skip navigation
Susan Lenox (Her Fall and Rise)

Susan Lenox (Her Fall and Rise)(1931)

Contribute

FOR Susan Lenox (Her Fall and Rise) (1931) YOU CAN

UPLOAD AN IMAGE SUBMIT A VIDEO OR MOVIE CLIP ADD ADDITIONAL INFORMATION WRITE YOUR OWN REVIEW

TCM Messageboards
Post your comments here
ADD YOUR COMMENT>

share:
Remind Me

TCMDb Archive MaterialsView all archives (1)

Shop tcm.com

Susan Lenox (Her... - NOT AVAILABLE

Crying Boy

VOTE FOR THIS TITLE:
Our records indicate this title is not available on Home Video. Vote below for it to be released on DVD.

  1. Total votes: vote now!
  2. Rank: (why vote?)

NOTES

powered by AFI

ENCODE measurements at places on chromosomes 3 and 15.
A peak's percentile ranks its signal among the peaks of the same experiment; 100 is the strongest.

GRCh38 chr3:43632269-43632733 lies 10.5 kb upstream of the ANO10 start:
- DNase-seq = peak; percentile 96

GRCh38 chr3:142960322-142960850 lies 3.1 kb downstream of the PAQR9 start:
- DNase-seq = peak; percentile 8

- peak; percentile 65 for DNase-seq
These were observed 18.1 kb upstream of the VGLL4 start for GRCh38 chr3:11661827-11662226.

The working titles of this film were Suzanne Lenox and Susan Lenox. Some modern sources erroneously refer to the film as Susan Lenox, Her Rise and Fall. According to contemporary news items and production charts, King Vidor was initially set to direct the picture, and actresses Lynn Bernager and Marjorie King were to have roles in the film. Vidor was replaced by Robert Z. Leonard, and the appearance of either Beranger or King in the completed film has not been confirmed. A Hollywood Reporter news item noted that "extended retakes and revisions" of the film were made in mid-August 1931 after the film had been previewed for the press. Another Hollywood Reporter news item noted that following his role in the film, actor Jean Hersholt, a Dane by birth, was appointed by the King of Denmark to head the American committee in charge of Denmark's participation in the 1932 Olympic Games. In a filmography in the biographical file for Edgar G. Ulmer at the AMPAS Library, he is listed as the director of German and French versions of this film; however, no contemporary information about any foreign-language versions of the film has been located. A modern source includes a brief epilogue in its description of the film in which the characters of "Rodney" and "Helga" are living happily in a mountain cabin near the construction site of Boulder Dam (which was later renamed Hoover Dam). This sequence was not in the viewed print nor was it in the cutting continuity.